Ontario Premier Doug Ford defends recent disappearance from public life

Ontario Premier Doug Ford defended his recent absence from public life on Wednesday when he spoke to reporters at his first news conference in three weeks.

Ford, who commented on the launch of the province’s new COVID-19 vaccine certificate system, said he has been busy talking to residents across Ontario.

“I’ve been all over the province every single day,” Ford said. “I’ve been travelling from east, west, north, south, out speaking to the people, dealing with the pandemic.”

The news conference, which was done in person at Queen’s Park, marked only the second time that the premier has spoken to reporters since the end of July.

Ford took only a handful of media questions on Wednesday.

Ford has made few public appearances in the last two months and none with federal Conservative Leader Erin O’Toole during the election campaign. 

“I didn’t want to get involved in this federal election and we’re doing our job,” he said.

“We’re making sure that we’re fighting the fourth wave, making sure we’re taking care of the people, making sure our hospital capacity is up to par, and helping people. There’s not one day I stop. I go 24/7 around the clock and I’m going to continue doing it until we get this behind us.”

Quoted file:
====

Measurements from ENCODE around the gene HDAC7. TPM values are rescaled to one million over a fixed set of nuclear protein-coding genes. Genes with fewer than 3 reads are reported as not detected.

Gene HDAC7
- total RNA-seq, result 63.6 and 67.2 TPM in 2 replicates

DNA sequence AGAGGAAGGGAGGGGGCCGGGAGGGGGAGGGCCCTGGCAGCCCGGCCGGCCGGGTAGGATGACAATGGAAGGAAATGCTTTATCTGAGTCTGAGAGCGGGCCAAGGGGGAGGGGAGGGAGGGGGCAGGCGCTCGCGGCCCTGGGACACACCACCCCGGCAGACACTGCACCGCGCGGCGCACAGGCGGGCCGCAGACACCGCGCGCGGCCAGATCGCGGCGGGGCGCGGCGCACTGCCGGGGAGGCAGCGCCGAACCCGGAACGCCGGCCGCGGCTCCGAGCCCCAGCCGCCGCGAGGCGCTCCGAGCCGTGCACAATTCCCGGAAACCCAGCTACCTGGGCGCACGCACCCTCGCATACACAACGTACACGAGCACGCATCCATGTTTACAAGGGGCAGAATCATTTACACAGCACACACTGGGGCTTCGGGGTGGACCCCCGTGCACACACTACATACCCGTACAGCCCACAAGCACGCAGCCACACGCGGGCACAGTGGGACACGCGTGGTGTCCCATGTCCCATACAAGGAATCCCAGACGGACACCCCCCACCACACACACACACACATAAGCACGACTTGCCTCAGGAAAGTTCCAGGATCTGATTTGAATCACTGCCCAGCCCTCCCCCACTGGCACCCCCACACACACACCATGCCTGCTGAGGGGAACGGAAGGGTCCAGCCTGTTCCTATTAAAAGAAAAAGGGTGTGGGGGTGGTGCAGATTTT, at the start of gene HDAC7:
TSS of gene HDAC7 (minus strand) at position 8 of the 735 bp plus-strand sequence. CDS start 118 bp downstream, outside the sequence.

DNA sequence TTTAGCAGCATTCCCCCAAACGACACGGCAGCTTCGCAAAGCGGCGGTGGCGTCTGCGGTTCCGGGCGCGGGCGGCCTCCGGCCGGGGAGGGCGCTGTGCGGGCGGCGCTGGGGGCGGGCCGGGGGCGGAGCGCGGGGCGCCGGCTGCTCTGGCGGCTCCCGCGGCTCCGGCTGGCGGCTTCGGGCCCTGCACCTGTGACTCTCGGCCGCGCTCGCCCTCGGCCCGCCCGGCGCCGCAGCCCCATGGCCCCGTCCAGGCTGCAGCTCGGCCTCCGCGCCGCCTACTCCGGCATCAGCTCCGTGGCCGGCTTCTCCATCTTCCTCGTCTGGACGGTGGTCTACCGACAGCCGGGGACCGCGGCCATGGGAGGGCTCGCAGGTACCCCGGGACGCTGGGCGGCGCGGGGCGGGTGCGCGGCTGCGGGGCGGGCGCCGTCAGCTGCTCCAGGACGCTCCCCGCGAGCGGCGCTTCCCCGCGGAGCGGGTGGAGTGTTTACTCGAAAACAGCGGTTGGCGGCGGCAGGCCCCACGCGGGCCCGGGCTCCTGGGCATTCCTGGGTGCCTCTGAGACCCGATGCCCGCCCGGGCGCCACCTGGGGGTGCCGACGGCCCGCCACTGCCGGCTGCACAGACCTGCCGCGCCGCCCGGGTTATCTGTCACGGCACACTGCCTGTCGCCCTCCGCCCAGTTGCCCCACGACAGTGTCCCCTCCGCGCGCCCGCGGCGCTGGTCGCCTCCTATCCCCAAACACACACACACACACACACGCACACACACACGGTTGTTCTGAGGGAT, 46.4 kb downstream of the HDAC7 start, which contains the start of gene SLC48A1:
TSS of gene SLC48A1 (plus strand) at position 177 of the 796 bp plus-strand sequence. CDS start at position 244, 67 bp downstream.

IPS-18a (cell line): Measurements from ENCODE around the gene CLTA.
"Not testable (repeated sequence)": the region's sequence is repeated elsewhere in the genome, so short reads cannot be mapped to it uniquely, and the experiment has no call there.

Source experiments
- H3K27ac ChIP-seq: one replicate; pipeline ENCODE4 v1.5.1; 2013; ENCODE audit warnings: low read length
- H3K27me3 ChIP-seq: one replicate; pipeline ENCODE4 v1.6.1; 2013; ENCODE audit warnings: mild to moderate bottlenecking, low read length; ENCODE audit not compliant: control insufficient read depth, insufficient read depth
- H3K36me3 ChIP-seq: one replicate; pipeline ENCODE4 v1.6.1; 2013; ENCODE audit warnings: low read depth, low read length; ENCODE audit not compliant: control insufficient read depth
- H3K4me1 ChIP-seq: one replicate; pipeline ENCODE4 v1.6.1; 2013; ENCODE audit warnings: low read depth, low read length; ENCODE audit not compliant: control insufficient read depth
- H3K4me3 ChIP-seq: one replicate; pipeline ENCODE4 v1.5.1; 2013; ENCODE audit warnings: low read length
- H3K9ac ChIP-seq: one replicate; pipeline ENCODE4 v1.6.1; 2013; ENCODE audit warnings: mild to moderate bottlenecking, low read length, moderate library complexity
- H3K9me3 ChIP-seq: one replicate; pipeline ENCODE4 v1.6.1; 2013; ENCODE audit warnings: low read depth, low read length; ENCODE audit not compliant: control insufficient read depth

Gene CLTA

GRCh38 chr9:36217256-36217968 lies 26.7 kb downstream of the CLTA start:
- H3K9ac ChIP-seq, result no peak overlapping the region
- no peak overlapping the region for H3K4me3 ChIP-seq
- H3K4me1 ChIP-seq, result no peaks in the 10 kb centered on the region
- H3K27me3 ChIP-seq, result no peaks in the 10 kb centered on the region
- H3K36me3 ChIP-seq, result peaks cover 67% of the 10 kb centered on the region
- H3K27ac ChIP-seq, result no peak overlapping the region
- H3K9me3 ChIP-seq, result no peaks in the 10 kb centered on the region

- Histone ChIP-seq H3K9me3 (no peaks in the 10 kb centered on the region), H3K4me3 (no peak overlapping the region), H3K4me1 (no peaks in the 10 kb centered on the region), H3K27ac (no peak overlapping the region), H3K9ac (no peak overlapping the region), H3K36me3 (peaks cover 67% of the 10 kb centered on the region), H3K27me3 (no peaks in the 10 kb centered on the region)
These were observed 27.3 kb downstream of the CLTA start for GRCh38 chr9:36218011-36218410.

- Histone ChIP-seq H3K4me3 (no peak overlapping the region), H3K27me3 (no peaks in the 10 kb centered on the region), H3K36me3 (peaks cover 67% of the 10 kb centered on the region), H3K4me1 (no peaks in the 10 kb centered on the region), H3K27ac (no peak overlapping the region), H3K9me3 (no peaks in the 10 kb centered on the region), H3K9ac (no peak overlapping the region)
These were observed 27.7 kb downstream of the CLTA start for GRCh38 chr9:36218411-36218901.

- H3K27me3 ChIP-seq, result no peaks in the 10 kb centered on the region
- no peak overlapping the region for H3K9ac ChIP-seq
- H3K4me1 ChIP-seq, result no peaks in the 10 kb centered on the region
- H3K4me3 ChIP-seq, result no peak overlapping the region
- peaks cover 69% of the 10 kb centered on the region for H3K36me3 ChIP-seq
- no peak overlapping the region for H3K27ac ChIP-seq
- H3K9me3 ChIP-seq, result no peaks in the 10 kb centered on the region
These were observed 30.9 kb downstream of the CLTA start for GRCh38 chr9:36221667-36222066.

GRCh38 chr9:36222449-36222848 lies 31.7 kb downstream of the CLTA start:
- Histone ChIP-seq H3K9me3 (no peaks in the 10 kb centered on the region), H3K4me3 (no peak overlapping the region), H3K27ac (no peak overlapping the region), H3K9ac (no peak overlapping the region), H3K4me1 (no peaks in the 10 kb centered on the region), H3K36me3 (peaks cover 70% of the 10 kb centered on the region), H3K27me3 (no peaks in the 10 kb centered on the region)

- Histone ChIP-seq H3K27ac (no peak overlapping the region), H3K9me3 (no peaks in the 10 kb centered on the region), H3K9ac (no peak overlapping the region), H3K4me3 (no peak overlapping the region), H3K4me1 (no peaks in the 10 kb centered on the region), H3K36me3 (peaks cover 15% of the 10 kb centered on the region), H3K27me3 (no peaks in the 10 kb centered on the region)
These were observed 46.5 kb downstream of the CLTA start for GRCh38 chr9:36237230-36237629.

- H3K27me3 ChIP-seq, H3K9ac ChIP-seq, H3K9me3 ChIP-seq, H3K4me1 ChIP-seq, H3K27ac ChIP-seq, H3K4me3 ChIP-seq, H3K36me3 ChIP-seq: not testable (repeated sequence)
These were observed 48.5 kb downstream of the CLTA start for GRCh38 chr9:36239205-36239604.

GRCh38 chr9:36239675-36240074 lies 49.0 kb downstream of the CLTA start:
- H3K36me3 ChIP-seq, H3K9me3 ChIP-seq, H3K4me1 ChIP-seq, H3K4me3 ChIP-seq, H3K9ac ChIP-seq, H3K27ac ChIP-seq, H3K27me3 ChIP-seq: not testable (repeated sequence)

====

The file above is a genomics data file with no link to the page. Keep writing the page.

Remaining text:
Ontario Premier Doug Ford explaining his whereabouts to reporters: ‘I’ve been travelling from east, west, north, south, out speaking to the people, dealing with the pandemic.’ (Cole Burston/Canadian Press)

NDP Leader Andrea Horwath, however, said Ford was nowhere to be found when he was needed at Queen’s Park during the fourth wave of the pandemic.

“Mr. Ford’s stint in hiding was at a time when Ontarians needed him to be here showing leadership. Whether it was to help his federal counterpart, Mr. O’Toole, in his bid to become the prime minister, that’s something that Doug Ford has to answer for,” she said.

At the news conference, Ford called for patience as Ontario’s vaccine certificate system went into effect. He asked residents to respect the new verification program and be patient with businesses as owners get used to the system.

The premier also said he is now willing to sign a deal with the re-elected Trudeau government for a child-care program in Ontario, something he was reluctant to do before the federal election.

The federal Liberals promised to spend $30 billion over the next five years to cut child-care costs to an average of $10 a day across the country.

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